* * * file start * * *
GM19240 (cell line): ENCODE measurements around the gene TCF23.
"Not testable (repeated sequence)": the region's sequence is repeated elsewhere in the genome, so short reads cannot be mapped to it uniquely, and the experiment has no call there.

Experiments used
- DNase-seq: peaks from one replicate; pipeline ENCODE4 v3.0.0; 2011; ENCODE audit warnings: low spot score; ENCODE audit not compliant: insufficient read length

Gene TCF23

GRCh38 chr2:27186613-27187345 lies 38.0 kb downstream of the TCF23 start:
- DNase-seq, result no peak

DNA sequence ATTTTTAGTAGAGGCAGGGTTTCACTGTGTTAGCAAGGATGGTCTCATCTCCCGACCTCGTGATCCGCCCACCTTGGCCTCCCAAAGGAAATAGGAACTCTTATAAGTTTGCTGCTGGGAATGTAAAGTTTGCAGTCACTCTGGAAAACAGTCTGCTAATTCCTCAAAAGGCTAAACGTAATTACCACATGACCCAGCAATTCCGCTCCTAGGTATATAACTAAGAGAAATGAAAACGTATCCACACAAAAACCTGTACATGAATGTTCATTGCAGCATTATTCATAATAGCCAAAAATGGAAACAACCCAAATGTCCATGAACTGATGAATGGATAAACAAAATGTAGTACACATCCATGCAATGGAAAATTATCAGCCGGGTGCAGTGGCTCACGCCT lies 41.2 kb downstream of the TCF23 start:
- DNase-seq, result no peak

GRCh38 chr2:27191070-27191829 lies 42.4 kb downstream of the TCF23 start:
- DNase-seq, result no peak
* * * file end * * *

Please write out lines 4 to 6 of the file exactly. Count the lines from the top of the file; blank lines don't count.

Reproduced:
- DNase-seq: peaks from one replicate; pipeline ENCODE4 v3.0.0; 2011; ENCODE audit warnings: low spot score; ENCODE audit not compliant: insufficient read length

Gene TCF23

GRCh38 chr2:27186613-27187345 lies 38.0 kb downstream of the TCF23 start: